LAFITTE, La. — Down in lower Lafitte, there are signs of activity of people trying to get back to normal after Hurricane Ida.
Jean Lafitte Harbor, a family-run business reopened this week for the first time since the storm. Captain Shaw Couevas and others are still working to get rid of the mud that's stuck in their harbor.
Shaw is a charter operator at Jean Lafitte Harbor.
"I think we're still reeling from it," Couevas said.
The business is making progress day by day. Shaw said the damage from Ida is unimaginable.
"I don't think any of us has grasped how bad it is yet you know, it's almost like losing a family member you know. It takes a while for all of us to take it in and understand the damage," Couevas said.
Before Ida, they had 15 rental cabins available for people to rent but only two were left standing after Ida.
In addition to the cabin damage, a lot of boats were stuck in the mud. Shaw is grateful for the help he has received but like many others, more help is needed.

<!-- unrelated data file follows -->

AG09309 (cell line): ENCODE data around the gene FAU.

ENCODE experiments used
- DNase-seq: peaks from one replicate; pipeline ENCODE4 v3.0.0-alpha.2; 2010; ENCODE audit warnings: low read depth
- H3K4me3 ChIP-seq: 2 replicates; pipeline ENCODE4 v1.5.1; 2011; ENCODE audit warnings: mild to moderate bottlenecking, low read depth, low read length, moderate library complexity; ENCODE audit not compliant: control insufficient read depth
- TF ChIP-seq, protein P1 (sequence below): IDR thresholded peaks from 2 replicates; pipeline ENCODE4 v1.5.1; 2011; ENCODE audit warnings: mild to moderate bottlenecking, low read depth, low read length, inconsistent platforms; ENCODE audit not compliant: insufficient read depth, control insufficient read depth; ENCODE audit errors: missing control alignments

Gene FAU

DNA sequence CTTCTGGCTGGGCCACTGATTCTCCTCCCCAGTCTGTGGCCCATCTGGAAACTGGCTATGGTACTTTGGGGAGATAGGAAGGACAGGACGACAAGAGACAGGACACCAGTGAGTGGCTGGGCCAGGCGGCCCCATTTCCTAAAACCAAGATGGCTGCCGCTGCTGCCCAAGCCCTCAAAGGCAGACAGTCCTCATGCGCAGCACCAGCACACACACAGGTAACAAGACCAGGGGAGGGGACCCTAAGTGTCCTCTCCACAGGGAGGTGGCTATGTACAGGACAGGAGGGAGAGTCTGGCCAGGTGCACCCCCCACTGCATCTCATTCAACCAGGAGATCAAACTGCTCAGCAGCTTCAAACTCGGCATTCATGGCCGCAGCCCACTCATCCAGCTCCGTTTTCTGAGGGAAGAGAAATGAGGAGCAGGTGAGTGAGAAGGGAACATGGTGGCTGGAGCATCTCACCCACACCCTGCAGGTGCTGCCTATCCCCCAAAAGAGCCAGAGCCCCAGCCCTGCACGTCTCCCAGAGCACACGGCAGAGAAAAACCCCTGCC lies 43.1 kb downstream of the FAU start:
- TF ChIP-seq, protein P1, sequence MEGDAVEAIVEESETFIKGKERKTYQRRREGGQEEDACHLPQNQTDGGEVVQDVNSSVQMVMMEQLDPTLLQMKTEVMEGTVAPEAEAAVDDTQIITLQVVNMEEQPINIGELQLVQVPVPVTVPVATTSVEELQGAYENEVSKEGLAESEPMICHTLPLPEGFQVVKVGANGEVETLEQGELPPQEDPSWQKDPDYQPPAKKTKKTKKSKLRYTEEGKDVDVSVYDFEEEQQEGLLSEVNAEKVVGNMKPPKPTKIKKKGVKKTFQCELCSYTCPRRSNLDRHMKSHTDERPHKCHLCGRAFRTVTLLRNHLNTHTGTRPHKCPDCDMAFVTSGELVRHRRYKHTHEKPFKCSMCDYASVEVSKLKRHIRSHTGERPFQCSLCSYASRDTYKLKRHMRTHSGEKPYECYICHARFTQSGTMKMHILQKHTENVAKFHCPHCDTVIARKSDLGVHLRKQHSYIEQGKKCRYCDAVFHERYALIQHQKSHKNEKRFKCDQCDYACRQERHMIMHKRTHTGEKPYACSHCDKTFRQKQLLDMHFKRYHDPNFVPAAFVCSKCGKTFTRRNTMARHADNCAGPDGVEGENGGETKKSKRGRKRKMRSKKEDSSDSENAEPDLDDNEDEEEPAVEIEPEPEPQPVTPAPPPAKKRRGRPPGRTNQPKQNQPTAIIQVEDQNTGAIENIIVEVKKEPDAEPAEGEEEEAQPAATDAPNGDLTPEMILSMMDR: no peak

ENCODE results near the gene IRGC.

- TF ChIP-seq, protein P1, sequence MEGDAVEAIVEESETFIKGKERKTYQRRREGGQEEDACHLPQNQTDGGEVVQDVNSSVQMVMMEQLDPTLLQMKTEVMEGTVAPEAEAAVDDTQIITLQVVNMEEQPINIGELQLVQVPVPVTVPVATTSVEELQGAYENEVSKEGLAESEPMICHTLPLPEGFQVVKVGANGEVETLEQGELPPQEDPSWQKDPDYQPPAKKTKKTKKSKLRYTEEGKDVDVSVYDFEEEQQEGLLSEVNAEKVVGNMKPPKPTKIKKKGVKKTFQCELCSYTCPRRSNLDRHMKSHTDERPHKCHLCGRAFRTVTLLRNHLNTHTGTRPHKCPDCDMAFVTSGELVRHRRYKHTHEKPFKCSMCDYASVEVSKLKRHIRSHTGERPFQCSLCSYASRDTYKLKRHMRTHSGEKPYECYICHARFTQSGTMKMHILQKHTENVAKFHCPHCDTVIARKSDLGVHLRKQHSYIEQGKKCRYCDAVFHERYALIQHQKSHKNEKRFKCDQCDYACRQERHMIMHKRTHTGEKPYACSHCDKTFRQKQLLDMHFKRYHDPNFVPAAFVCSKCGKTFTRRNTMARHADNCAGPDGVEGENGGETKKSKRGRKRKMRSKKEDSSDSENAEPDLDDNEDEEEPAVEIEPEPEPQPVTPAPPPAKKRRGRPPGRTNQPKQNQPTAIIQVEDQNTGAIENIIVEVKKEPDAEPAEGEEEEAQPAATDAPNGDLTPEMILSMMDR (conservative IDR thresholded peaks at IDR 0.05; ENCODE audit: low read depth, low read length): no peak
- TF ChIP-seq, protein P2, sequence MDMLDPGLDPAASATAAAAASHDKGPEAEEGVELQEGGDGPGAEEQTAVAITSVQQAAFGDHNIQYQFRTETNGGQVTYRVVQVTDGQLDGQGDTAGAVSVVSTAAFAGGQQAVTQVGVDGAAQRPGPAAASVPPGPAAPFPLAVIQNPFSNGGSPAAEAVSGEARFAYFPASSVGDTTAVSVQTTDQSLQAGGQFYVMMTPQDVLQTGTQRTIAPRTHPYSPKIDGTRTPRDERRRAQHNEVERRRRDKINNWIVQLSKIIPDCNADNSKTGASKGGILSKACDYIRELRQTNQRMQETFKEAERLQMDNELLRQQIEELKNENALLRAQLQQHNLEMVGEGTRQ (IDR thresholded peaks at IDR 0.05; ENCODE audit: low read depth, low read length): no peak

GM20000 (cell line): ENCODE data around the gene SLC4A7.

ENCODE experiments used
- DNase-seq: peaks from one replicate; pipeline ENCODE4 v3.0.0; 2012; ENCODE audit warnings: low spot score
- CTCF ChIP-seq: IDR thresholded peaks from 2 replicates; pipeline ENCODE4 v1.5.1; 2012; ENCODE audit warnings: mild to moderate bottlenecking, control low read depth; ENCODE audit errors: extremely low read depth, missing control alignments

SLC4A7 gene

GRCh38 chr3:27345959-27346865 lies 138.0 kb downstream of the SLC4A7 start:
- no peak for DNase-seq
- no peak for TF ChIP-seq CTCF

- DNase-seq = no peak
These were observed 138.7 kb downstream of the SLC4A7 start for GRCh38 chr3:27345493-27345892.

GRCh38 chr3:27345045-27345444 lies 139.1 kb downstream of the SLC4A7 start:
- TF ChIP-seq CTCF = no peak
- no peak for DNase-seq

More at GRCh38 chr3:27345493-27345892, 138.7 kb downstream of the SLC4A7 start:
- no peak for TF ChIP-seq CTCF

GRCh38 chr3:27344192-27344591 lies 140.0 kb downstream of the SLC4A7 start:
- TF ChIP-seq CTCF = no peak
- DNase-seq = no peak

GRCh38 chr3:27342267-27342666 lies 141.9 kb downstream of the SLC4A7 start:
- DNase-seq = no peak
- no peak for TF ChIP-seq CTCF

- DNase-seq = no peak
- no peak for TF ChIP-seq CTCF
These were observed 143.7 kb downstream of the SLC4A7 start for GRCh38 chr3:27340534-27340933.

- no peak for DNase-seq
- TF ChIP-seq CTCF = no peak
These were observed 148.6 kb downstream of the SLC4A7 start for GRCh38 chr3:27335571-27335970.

"Some days it's fun, some days it's great, and some days you just want to call it quits," said Couevas.
Jefferson Parish President Cynthia Lee Sheng is working with FEMA to help those in harder-hit areas like Grand Isle and Lafitte, specifically to provide housing to give people a chance to rebuild.
"People want trailers, they want trailers at their house they want to be able to rebuild their lives and that requires them to be on their property and physically be able to rebuild," President Sheng said.